Seeking happiness is our life purpose
“I believe that the very purpose of our life is to seek happiness. Whether one believes in religion or not, whether one believes in that religion or this religion, we are all seeking something better in life. So, I think, the very motion of our life is towards happiness…” ― Dalai Lama XIV (2009). The Art of Happiness in a Troubled World.
This would suggest that happiness is a purposeful activity. Living purposefully is taking responsibility for our own happiness as well as enhancing others’ through kindness and compassion. Living a life that is congruent with our values and beliefs makes us happy. Developing a calm mind allows us to grow our level of contentment.
Are you living your life in the moment, enjoying each day at a time or do you tell yourself “I’ll be happy when …”
The trouble with this approach is that only 10% of our happiness is determined by our life situations. As human beings we adapt to all things positive. So, when you get that new car or achieve the work promotion you get used to it and after a short while it no longer makes you happy. You start looking for the next thing that will.
Happiness is training the mind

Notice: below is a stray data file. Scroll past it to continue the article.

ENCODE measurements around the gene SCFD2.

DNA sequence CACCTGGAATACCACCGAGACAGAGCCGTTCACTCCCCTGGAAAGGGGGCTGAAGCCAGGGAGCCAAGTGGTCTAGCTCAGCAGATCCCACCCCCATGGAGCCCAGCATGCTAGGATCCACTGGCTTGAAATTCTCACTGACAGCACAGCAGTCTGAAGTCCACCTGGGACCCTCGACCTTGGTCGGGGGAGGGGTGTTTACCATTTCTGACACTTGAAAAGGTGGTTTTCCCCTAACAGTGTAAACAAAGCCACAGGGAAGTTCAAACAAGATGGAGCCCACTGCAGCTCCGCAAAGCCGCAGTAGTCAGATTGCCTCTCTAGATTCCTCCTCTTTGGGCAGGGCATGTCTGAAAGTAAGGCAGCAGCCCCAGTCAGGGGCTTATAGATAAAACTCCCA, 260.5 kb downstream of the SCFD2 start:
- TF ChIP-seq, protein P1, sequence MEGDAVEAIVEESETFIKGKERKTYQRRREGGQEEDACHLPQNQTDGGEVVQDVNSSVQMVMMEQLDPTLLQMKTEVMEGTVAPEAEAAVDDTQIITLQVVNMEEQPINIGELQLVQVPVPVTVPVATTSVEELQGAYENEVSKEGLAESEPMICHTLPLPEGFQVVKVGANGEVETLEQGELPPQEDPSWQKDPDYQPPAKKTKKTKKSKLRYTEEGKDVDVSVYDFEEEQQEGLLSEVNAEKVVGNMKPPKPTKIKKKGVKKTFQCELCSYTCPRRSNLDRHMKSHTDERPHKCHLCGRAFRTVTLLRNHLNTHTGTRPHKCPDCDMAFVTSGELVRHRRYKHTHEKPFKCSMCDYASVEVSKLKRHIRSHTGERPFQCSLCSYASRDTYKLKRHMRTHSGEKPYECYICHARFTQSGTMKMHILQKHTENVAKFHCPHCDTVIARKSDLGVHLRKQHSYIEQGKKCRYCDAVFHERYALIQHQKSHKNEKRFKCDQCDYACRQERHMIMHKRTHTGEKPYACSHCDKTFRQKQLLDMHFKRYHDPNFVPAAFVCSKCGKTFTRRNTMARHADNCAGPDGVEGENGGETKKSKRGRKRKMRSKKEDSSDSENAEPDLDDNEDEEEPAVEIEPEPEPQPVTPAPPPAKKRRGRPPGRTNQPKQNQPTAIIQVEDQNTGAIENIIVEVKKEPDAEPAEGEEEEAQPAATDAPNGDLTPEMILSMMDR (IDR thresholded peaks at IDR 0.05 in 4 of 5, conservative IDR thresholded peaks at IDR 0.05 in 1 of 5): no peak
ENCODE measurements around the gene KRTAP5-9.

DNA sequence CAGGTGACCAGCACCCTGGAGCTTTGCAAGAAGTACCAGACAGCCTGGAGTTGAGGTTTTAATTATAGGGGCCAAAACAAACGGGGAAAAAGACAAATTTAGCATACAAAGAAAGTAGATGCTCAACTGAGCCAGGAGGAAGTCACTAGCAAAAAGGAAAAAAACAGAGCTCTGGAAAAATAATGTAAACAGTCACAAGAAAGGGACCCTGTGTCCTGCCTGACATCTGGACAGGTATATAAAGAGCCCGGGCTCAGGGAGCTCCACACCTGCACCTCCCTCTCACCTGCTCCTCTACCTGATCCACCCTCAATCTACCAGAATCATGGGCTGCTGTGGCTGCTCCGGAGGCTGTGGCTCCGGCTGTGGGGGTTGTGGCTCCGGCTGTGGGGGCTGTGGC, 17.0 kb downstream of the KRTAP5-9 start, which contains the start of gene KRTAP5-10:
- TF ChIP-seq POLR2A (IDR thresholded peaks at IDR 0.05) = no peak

The Dalai Lama says the key is to train the mind and seek the conditions that lead to a state of happiness2. If we learn and practise positive states of mind such as gratitude, kindness and compassion we will be happier.
According to key researchers Lyubomirsky, Sheldon and Schkade (2005), the key to being happy is to engage in happiness-relevant activities and practices. Their studies have found that 40% of our happiness is determined by our actions1. If we seek variety in our lives and cultivate certain positive states of being we can thwart our natural way of adapting to all things positive, thereby sustaining our happiness.
If seeking happiness is our life purpose, what actions can you take today to be happy? Read my blog on Three Keys to Happiness for things you can do each week towards this goal.
 Lyubomirsky, S., Sheldon, KM, & Schkade, D. (2005). Pursuing Happiness: The Architecture of Sustainable Change. Review of General Psychology, 9(2), 111-131.
2 Marelisa Online (accessed 26 June, 2011).